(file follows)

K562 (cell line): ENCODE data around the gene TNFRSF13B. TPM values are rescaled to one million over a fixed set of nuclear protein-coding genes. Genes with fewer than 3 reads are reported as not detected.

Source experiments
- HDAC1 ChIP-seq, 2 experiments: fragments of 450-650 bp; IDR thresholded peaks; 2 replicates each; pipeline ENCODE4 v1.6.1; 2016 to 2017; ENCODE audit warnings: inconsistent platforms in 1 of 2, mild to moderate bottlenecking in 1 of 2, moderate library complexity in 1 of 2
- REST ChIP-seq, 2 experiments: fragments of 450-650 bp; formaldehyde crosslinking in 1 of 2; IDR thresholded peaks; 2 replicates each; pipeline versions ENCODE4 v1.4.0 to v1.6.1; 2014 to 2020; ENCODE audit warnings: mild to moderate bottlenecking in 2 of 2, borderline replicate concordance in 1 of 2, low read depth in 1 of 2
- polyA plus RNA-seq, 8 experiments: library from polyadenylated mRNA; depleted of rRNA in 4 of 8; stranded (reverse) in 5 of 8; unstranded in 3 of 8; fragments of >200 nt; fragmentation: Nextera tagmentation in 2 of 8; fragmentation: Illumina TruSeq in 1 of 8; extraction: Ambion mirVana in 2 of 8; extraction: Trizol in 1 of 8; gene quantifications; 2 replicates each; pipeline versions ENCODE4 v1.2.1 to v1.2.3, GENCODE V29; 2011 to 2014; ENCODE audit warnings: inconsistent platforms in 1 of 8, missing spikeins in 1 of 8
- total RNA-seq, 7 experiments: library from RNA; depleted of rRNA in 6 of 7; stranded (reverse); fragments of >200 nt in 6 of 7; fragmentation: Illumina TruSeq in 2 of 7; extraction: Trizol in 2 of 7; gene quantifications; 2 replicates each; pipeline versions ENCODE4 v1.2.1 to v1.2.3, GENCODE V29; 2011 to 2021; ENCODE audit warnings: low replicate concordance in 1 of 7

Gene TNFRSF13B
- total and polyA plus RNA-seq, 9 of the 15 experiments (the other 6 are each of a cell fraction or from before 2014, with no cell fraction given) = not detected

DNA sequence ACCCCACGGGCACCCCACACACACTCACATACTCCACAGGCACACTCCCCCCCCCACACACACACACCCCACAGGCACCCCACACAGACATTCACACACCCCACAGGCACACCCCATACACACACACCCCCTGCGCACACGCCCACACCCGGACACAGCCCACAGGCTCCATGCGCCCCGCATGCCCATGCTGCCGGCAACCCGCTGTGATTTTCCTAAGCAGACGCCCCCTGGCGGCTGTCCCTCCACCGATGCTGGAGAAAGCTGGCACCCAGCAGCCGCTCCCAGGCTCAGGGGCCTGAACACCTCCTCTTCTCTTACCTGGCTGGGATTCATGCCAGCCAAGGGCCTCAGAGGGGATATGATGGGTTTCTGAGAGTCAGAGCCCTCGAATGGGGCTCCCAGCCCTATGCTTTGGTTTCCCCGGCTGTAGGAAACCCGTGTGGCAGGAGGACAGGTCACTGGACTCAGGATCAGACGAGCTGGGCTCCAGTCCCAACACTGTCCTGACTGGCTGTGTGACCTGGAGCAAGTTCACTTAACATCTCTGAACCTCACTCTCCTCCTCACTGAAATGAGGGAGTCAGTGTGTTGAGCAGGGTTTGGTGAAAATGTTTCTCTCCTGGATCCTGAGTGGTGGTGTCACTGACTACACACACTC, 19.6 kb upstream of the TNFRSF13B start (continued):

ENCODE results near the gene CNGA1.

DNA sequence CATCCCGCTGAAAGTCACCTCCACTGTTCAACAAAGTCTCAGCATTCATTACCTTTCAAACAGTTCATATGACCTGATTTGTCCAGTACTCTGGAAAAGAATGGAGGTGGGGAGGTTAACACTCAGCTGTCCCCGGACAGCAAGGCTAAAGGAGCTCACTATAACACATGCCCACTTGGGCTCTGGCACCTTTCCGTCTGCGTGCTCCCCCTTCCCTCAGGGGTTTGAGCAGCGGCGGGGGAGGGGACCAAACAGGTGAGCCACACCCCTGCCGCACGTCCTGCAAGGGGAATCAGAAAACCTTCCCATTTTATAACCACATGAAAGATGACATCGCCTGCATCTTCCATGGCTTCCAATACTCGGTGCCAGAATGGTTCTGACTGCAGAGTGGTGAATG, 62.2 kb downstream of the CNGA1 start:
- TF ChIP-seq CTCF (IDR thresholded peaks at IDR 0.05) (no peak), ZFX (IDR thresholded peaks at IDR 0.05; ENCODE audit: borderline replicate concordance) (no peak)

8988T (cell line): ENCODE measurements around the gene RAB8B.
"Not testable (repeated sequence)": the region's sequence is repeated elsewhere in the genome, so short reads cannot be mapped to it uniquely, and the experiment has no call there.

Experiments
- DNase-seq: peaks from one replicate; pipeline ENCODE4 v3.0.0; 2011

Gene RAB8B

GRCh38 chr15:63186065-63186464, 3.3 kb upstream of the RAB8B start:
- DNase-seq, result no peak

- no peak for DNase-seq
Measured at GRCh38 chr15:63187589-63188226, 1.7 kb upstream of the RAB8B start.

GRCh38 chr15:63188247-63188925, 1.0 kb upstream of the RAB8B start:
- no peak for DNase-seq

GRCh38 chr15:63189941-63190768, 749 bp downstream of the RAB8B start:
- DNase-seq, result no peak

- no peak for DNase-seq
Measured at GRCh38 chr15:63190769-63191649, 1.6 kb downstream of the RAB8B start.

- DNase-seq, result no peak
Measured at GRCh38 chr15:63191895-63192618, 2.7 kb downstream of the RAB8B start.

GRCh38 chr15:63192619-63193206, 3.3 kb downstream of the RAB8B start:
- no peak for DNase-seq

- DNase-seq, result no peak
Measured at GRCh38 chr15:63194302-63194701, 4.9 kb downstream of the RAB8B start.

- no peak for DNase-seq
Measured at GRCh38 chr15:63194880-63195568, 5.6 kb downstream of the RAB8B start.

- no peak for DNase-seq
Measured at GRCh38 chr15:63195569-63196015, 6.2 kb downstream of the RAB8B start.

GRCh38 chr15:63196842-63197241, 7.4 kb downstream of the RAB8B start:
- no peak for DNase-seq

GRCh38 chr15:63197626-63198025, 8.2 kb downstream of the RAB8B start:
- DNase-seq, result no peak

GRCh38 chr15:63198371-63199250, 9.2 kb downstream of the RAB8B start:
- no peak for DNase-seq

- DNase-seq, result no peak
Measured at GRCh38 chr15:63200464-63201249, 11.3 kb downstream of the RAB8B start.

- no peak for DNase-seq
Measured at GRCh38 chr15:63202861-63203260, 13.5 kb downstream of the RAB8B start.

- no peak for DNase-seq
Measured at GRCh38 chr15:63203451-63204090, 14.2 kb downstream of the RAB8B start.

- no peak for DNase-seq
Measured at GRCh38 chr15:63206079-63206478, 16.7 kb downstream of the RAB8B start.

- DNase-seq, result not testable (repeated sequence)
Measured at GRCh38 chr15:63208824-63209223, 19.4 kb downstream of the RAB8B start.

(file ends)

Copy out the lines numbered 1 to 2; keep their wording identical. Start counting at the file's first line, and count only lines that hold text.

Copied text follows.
K562 (cell line): ENCODE data around the gene TNFRSF13B. TPM values are rescaled to one million over a fixed set of nuclear protein-coding genes. Genes with fewer than 3 reads are reported as not detected.

Source experiments